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Understanding Trauma in the Refugee Context

  • Kimberley De Deckker (a1)

Abstract

For a school counsellor or classroom teacher, working with newly arrived students from refugee backgrounds can be daunting, particularly with the awareness that these students have likely experienced significant and potentially horrific trauma. There is now a wealth of evidence showing that traumatic experiences can significantly impact our neurological development, resulting in difficulties in areas such as learning, behaviour, relationship building and emotion regulation, meaning newly arrived refugee students will often arrive at school with some significant challenges. While there is an extensive amount of literature on trauma, there is very little that focuses specifically on the refugee population, and even less on young people from refugee backgrounds. Predominantly, the research looks at chronic or developmental trauma such as child abuse and neglect, or acute trauma such as natural disasters. The following article looks at the refugee context specifically, breaking down the difference between acute, chronic and developmental trauma; and describing the neurological effects of trauma and suggesting some practical classroom-based strategies that can be employed to support and facilitate the recovery of students from refugee backgrounds.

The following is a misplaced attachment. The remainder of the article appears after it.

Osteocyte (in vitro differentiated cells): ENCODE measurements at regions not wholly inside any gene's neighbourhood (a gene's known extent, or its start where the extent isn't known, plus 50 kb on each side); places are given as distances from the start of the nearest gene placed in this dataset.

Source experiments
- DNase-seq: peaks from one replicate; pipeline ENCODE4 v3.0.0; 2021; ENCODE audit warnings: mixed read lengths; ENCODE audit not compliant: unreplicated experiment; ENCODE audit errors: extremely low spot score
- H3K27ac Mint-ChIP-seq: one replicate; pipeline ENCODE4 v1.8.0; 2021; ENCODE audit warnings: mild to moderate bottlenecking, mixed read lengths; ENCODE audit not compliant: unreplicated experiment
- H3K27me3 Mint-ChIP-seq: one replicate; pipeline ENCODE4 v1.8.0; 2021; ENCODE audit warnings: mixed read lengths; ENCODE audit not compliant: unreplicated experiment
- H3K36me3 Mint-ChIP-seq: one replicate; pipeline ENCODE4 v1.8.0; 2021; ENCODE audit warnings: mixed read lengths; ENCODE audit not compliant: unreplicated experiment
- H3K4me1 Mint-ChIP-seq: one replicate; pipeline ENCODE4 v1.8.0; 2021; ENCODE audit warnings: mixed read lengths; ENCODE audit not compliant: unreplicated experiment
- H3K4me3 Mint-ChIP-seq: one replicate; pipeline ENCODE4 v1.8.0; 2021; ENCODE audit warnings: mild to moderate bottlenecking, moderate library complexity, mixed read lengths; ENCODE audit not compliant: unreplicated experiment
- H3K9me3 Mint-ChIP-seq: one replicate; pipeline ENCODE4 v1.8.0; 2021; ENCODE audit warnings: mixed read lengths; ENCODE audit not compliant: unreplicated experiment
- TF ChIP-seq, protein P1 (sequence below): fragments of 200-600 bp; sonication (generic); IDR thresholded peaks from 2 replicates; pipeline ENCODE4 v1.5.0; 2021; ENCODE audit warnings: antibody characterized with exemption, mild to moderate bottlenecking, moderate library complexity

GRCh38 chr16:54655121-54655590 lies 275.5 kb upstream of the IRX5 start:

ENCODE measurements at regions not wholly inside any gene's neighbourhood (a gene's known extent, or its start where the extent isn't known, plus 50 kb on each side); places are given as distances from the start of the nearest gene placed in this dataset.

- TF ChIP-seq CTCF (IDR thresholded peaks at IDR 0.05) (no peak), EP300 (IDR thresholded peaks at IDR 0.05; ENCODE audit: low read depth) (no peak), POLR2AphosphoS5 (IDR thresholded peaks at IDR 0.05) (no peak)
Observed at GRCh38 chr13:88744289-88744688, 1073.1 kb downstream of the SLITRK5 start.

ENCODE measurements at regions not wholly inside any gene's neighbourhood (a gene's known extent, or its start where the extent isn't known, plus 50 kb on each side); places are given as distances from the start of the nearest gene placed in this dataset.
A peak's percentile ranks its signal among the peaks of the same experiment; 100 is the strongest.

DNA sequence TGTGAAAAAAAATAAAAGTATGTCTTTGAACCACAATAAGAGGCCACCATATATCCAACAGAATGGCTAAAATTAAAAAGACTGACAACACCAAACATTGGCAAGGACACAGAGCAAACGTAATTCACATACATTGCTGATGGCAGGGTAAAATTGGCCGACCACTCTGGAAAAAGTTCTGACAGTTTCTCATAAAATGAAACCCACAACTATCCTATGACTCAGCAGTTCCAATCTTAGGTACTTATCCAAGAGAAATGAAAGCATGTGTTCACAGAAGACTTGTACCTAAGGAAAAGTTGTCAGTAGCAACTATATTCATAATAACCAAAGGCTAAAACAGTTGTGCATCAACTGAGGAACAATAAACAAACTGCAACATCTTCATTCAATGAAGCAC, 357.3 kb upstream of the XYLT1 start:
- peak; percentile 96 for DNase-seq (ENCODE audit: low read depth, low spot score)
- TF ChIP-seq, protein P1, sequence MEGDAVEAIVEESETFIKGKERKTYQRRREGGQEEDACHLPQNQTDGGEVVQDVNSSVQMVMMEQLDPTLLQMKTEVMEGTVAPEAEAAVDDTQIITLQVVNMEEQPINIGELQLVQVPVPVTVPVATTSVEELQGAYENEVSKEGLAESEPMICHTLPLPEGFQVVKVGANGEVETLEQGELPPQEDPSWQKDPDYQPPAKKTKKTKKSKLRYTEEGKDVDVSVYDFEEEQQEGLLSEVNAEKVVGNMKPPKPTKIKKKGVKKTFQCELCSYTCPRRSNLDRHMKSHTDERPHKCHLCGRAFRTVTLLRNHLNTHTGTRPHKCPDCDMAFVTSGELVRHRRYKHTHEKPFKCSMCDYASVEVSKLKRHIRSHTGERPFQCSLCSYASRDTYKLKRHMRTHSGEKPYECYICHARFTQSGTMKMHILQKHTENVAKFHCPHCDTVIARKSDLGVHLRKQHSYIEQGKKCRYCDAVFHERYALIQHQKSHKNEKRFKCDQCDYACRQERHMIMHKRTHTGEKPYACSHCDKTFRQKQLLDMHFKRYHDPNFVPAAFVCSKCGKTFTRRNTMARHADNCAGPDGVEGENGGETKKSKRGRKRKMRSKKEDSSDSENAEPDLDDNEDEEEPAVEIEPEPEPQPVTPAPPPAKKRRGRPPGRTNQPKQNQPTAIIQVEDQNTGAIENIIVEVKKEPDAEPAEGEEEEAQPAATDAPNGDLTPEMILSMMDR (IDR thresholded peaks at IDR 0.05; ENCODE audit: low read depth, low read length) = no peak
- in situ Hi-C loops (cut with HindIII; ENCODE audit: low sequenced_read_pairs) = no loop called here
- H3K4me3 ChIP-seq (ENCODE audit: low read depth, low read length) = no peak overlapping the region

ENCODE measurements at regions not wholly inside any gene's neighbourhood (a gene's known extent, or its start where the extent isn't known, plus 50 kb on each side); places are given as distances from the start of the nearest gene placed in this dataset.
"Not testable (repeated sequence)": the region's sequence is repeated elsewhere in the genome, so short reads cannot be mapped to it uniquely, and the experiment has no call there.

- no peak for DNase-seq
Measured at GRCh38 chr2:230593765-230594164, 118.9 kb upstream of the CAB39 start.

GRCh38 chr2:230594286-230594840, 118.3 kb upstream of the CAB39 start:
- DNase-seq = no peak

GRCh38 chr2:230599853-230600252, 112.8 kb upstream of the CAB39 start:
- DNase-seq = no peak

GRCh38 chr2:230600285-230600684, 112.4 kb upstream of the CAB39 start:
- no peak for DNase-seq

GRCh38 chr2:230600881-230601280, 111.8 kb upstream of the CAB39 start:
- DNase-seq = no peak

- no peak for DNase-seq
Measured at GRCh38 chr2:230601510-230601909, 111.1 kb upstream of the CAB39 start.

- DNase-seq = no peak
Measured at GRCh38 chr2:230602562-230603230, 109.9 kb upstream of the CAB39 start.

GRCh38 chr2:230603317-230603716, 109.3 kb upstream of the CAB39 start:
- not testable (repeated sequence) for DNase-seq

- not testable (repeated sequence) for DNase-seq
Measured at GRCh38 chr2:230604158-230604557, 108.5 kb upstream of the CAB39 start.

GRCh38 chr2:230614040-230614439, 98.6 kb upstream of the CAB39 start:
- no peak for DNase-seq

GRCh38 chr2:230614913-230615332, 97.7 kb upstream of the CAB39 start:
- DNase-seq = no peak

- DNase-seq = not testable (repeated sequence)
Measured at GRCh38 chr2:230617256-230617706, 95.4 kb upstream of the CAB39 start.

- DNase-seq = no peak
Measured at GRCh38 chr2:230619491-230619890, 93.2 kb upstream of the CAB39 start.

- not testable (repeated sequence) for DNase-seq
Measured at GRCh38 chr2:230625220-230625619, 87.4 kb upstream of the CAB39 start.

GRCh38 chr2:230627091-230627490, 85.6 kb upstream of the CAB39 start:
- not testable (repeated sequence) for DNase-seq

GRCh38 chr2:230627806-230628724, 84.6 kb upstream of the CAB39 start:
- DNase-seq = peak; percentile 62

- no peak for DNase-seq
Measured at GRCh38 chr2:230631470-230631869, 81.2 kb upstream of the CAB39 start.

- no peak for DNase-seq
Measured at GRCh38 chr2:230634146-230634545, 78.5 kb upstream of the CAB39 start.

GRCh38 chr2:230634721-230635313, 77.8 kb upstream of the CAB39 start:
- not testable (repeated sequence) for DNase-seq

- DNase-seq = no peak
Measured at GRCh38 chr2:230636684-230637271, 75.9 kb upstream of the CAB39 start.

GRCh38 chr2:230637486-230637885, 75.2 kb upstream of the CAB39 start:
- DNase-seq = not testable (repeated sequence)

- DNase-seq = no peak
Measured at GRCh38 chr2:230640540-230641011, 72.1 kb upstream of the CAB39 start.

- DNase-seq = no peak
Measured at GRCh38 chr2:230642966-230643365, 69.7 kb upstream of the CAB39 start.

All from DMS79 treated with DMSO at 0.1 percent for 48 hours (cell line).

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Copyright

Corresponding author

address for correspondence: Kimberley De Deckker, Counselling Services, NSW Department of Education, Sydney NSW, Australia. Email: kimberley.dedeckker@det.nsw.edu.au

References

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Understanding Trauma in the Refugee Context

  • Kimberley De Deckker (a1)

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